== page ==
Densho Digital Archive
Twin Cities JACL Collection
Title: Ed Yoshikawa Interview
Narrator: Ed Yoshikawa
Interviewer: Steve Ozone
Location: Minneapolis, Minnesota
Date: October 12, 2009
Densho ID: denshovh-yed-01-0012

<Begin Segment 12>

SO: So you got discharged from the army, then what happened?

EY: As I said, I worked at the State Department for about six months saving enough money to go to school. And since I was familiar with...

SO: When you say State Department, what were you doing?

EY: California State Department, in the Motor Vehicle Department, just paperwork,

nothing special.

SO: In Sacramento?

EY: Yes, more or less a temporary thing. As a matter of fact, though, I do remember going out on a date in San Francisco. And we went to a dance, and lo and behold, this gal Terry who had married another GI was there. And she had her husband cut in on my date, so naturally I thought I'd better go over there and dance with her. And one of the first things I said was, "Well, Terry I'm glad it turned out the way it did, I'm glad for you." And she said, "Oh, I don't know about that." [Laughs] What a reply. Anyway. I wanted to, you know, I had met Pearl in New York, she was going to school in New York, we were still communicating and I wanted to get closer to her. And I ended up, so I went back to Cleveland, Ohio, and started working at the same Bellefaire Jewish orphan home. And this time I was the athletic director there and they had a swimming pool, they had a basketball court, and on weekends I would take the kids out to the Cleveland Indian ballgames, baseball games. It was a real nice job. Then I entered John Carroll University, which was only a few blocks away from Bellefaire. This was an all male college, university, Jewish, no, Catholic, Jesuit school, so I spent two years there. In the meantime I was commuting back to New York and back all the holidays, and then when she graduated from Traphagen fashion school she ended up at Minneapolis where her parents had relocated with the help of her uncle who was at Fort Snelling. And so she, after graduation, she transferred back to Minneapolis and I was commuting between Cleveland and Minneapolis, and finally we decided we're going to get married. And I asked my parents, that I found a girl I'd like to marry. And the first thing they asked me, more than anything else, where was her parents from? [Laughs] And I said, "Her mom is from Fukushima and her father is from Okayama." That was okay.

SO: And what made it okay?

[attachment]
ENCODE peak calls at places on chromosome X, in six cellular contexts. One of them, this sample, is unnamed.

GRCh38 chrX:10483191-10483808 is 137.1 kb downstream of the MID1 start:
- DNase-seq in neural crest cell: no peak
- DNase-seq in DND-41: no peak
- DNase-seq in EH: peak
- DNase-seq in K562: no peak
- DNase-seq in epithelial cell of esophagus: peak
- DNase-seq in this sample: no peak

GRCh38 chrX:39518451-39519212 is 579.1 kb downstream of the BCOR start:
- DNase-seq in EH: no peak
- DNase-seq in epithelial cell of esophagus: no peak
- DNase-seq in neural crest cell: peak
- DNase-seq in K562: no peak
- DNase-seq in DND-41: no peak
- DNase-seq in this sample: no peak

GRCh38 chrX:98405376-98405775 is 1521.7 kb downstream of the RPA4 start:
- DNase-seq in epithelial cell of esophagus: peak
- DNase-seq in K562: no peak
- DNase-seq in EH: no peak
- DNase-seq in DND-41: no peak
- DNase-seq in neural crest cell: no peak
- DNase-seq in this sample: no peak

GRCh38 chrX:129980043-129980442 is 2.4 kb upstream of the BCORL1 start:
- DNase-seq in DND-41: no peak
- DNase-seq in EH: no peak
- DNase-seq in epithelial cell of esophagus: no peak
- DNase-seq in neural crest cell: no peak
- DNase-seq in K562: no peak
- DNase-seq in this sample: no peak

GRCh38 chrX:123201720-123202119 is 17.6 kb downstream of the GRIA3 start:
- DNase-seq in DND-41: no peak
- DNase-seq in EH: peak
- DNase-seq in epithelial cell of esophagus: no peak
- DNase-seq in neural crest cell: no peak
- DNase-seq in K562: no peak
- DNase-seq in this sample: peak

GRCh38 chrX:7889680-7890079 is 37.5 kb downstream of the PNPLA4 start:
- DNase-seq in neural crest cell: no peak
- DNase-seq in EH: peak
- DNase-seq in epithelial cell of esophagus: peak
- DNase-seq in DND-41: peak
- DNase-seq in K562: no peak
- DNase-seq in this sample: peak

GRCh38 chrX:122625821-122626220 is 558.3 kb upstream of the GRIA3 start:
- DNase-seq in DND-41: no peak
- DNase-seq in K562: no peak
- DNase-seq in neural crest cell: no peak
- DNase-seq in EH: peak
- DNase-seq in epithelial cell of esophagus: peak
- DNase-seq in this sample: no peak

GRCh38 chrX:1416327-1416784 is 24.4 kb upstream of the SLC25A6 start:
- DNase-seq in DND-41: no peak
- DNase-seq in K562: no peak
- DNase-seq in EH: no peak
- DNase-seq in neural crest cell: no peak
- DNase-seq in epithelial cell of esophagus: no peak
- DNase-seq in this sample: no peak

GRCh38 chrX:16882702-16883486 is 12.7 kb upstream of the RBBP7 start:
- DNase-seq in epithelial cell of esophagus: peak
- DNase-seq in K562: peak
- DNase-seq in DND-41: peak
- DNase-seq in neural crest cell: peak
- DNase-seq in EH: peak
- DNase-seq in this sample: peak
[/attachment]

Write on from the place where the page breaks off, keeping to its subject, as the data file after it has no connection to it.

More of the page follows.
EY: Well, evidently there are certain sections of Japan that is not considered... oh, I don't know how to explain it, but a normal class of people. There is such a group as -- I believe now -- ainu, and think they look down upon those people. And even Okinawans they kind of look down upon them, so they were concerned where the parents were from. Evidently, that's all I can assume. And as I said earlier, I prayed about I'd like to start dating as a senior and I'd like to get married between the age of twenty-three and twenty-five. Guess how old I was? Twenty-three. So the Lord must have had something to do with it. [Laughs] Anyway, she didn't have a... she was of Buddhist descent but she was not an active one. She didn't have any church here in the Twin Cities and I had a home church in Sacramento so we got married in Sacramento.


SO: Oh, you were getting married.

EY: Oh, that's right. All right, we got married in my church that I grew up in in Sacramento, California, and I don't know whether I should mention this, but I suppose you can delete it out later. But a strange incident took place that I wasn't even aware of until many years later. See, Pearl's mother had a Nisei father but they separated before just before Pearl was born or shortly after. And so he was somewhere in California and at my wedding, our wedding, I heard that he was there at our wedding. Maybe Pearl can verify that, I'm not sure. But we got married in Sacramento and then went back to Minneapolis on a train, we rode on a train to and from back in those days, and like I said, I was twenty-three when we got married and since Pearl had a job at Donaldson in the advertising department, and she had an apartment and she had a good close friend that was the president of Augsburg College, so I ended up finishing up my last two years at Augsburg College. And got a degree, a BA degree in teaching mathematics with a minor in history. But being a first year man looking for a teaching job in the Twin Cities area was a no-no, you have to get some experience out in the boondocks somewhere in the country, Town. So I missed out on the first year and I started looking out for temporary work and eventually I ended up with a company called Strutwear that produced women's nylon hosiery and ladies' underwear, negligee whatnot. And I worked there as a sales correspondent. And then eventually they put in a IBM data processing so I was there, Supervisor, and then they decided they should move down to Clarksdale, Mississippi. What happened is that management thought that, oh, I don't know whether I should mention it, but back in those days, full fashion hosiery was the one with the line in the back, ladies', and then seamless came into popularity. But our management at Strutwear thought, ah this is just a passing fad, so they continued making full fashioned hosiery but that went down, down, down, so they closed up the shop and moved down to Mississippi so that left me without a job. So I started looking for a job and I went to Munsingwear, and Munsingwear had an opening in the data processing department, and so I had to take a cut in wage and swallow my pride and started working for Munsingwear in the data processing department. And no one there had a college degree, so I really had to swallow my pride. Anyway, it was a blessing in disguise when I started at Munsingwear.

<End Segment 12> - Copyright ©2009 Densho and the Twin Cities JACL. All Rights Reserved.